During this routine, stretches can he held for 20-30 seconds, with emphasis on not over stretching but rather light tension and exploring that day’s limitations and discomfort. In the case their is an issue with discomfort, the lifter can take more time to attend to that area via foam rolling other release techniques.

Exercises for Squats: RNT Banded Squat + Holds

Asymmetrical tracking of the pelvis (either laterally or front and back) can be a detriment to squat health and performance. Furthermore, lack of bracing and core control (obliques specifically) results in hip shifting issues during the squat pattern.

In the above video, the band is placed around the torso, however this can also be done around the hips as well. This banded movement helps to reprogram the squat patterning, allowing athletes to feel how they should properly brace, stabilized, and actively pull their hips down into the squat.

Mini-Band Glute Series

The glutes play an important role in stabilizing the hips during squats, and in turn they aid in overall knee stabilization and tracking.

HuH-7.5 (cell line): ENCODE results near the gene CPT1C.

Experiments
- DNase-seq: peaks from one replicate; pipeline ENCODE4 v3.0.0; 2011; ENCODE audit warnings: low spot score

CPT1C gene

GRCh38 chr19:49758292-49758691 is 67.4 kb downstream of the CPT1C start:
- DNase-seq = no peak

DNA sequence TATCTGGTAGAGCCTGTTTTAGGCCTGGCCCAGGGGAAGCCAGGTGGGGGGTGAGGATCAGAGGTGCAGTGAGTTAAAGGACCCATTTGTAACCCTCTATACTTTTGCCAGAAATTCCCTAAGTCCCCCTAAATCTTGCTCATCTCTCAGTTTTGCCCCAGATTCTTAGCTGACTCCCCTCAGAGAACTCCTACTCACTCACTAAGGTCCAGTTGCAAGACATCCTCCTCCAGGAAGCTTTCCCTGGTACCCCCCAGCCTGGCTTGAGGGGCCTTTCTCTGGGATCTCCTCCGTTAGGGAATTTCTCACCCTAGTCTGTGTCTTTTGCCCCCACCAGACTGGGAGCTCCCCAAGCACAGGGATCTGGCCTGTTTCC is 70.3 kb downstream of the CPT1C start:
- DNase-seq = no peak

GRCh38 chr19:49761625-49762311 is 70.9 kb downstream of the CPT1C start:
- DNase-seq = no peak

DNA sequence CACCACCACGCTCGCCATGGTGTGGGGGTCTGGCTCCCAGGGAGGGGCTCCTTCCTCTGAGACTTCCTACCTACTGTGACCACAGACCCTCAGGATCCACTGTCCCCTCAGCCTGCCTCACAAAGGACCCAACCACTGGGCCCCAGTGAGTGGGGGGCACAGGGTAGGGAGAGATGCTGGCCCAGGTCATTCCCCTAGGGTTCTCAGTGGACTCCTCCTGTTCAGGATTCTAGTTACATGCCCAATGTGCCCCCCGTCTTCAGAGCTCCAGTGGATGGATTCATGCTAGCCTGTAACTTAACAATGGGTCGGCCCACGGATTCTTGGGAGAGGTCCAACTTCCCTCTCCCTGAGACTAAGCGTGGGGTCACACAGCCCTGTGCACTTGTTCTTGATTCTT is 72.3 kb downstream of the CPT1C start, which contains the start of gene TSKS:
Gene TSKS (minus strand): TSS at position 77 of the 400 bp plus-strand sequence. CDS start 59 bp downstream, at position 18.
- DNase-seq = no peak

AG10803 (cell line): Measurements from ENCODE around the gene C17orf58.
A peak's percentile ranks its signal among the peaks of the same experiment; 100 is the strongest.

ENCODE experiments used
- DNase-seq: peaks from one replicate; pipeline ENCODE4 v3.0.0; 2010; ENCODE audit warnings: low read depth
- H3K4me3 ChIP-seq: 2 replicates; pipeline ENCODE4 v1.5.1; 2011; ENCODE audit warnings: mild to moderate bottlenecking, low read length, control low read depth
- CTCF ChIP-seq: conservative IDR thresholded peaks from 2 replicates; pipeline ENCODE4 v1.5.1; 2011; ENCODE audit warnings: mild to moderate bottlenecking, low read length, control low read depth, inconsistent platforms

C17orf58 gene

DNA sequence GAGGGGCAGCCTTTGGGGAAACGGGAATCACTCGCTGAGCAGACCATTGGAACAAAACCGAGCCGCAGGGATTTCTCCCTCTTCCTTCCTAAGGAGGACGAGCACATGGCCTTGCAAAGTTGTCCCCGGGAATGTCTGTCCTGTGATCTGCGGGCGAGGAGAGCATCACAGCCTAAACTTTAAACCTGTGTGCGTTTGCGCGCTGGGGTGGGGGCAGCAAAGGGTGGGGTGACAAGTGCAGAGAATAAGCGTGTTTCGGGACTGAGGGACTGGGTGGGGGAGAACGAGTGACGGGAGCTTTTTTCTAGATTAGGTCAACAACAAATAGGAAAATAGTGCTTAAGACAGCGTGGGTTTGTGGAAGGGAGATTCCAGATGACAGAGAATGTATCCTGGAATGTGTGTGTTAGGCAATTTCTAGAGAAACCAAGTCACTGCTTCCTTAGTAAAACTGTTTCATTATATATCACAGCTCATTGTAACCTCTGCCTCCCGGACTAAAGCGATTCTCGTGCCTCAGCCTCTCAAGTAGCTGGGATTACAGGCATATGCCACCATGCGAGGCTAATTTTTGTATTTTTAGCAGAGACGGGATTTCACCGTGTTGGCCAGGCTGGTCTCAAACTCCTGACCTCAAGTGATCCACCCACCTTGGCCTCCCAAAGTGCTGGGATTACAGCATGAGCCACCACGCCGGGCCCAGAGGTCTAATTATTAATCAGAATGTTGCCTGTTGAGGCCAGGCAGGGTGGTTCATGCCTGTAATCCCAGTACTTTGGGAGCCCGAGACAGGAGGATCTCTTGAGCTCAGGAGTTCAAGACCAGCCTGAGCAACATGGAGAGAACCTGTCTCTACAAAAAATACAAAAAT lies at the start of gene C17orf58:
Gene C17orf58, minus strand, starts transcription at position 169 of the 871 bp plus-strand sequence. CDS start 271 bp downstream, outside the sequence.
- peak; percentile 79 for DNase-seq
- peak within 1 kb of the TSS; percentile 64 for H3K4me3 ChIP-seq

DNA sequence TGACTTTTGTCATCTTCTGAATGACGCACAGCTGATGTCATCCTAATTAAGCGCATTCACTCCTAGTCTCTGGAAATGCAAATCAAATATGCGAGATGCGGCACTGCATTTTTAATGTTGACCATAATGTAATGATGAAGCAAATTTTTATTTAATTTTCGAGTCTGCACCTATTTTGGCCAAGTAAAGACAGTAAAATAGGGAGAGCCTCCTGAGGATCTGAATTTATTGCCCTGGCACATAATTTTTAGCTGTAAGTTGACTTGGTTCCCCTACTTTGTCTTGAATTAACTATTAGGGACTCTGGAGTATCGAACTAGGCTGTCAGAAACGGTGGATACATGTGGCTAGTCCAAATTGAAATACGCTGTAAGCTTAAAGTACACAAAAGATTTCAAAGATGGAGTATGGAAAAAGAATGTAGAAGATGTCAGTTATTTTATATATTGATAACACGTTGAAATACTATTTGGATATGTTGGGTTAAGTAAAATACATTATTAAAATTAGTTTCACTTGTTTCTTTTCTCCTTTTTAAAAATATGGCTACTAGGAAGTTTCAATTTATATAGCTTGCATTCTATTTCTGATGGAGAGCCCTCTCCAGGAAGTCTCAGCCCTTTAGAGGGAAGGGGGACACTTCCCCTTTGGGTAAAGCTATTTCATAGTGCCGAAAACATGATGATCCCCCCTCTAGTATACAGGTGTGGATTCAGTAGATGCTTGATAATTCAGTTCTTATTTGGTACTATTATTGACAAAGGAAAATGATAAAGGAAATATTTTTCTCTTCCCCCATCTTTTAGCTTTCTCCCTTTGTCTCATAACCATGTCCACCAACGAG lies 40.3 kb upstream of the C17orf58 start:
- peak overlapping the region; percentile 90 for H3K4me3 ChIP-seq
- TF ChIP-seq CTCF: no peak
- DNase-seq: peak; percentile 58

The glute series can be performed for slow controlled banded sets, or also without any bands, as long as the lifter focuses on contracting the glutes throughout the movement.

Banded Sissy Squats

Using sissy squats (can also combine with banded squat + holds from above) you work to isolate the quads and vastus medialus oblique (VMO), both needed for a strong and safe squat.

Too often, weaker lifters (or lifters who are more hip dominant) fail to extend the knee joint at the same rate as hip Extension, causing the torso to be too far forward as they try to come up from the squat, leading to missed reps and excessive loading on the lumbar spine. By using this drill, you activate the squat patterning and synchronize hip and  knee extension on the accent.

Bracing Eccentric Squats

Before squat sessions, lifters can perform eccentric squats (slow, controlled 3-5 seconds lowering into the squat) while simultaneously bracing with the abdominal, obliques, and lower back. In the video below, the lifter is using eccentric squats as a squat variation (10 second eccentric), however using them as a lighter preparatory movement is done in the same exact way.

By prepping the core and pelvis to function together under light loads and low velocities, you can enhance movement coordination and awareness necessary for higher intensity/volume training.

Final Words